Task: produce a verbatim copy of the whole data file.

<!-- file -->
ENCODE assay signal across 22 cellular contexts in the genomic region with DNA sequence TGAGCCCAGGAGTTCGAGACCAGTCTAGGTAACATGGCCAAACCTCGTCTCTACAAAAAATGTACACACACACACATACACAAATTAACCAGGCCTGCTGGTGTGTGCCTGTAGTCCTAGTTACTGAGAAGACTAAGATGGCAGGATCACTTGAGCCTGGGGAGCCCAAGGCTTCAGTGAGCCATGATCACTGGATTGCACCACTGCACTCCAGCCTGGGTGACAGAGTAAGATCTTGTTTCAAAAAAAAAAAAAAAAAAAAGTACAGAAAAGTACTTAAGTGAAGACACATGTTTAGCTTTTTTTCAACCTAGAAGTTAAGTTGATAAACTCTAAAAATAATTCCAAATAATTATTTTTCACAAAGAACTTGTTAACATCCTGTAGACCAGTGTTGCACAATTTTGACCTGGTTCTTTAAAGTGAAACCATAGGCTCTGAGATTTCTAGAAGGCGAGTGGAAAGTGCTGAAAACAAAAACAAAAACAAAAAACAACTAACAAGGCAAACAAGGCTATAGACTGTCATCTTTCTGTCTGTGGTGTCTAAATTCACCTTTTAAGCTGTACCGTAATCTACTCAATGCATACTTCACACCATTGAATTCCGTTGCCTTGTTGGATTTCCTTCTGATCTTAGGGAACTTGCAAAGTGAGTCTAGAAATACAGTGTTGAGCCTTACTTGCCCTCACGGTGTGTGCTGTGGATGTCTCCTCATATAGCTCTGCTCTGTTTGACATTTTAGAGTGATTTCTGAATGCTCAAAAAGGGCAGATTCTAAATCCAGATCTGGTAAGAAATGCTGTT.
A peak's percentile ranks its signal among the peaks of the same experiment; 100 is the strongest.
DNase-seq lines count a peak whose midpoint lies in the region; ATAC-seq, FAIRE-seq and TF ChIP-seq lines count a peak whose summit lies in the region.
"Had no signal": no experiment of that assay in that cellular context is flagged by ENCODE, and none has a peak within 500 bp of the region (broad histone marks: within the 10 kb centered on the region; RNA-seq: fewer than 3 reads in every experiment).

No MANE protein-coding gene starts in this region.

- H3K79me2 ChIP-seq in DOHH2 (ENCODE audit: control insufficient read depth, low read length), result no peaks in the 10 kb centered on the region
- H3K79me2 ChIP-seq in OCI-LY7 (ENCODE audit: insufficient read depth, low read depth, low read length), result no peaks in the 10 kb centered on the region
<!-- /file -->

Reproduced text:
ENCODE assay signal across 22 cellular contexts in the genomic region with DNA sequence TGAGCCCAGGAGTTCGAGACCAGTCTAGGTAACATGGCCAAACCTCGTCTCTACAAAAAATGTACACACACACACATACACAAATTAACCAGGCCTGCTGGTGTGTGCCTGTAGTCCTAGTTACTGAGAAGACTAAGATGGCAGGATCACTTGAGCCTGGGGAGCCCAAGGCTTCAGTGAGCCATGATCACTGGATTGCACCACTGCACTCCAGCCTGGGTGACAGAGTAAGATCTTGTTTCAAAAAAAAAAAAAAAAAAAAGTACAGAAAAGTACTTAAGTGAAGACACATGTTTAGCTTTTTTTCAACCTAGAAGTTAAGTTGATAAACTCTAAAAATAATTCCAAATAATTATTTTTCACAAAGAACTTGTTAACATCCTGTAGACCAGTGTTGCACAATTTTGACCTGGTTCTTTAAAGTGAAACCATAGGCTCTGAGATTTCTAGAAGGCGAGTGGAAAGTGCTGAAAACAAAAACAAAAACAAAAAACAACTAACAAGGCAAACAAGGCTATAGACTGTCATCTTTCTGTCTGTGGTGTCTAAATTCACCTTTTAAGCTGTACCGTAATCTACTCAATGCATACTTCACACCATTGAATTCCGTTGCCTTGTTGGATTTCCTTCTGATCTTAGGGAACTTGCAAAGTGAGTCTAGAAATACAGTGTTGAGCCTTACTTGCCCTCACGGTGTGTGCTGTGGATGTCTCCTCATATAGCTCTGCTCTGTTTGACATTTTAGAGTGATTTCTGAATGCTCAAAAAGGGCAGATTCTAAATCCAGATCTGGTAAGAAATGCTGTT.
A peak's percentile ranks its signal among the peaks of the same experiment; 100 is the strongest.
DNase-seq lines count a peak whose midpoint lies in the region; ATAC-seq, FAIRE-seq and TF ChIP-seq lines count a peak whose summit lies in the region.
"Had no signal": no experiment of that assay in that cellular context is flagged by ENCODE, and none has a peak within 500 bp of the region (broad histone marks: within the 10 kb centered on the region; RNA-seq: fewer than 3 reads in every experiment).

No MANE protein-coding gene starts in this region.

- H3K79me2 ChIP-seq in DOHH2 (ENCODE audit: control insufficient read depth, low read length), result no peaks in the 10 kb centered on the region
- H3K79me2 ChIP-seq in OCI-LY7 (ENCODE audit: insufficient read depth, low read depth, low read length), result no peaks in the 10 kb centered on the region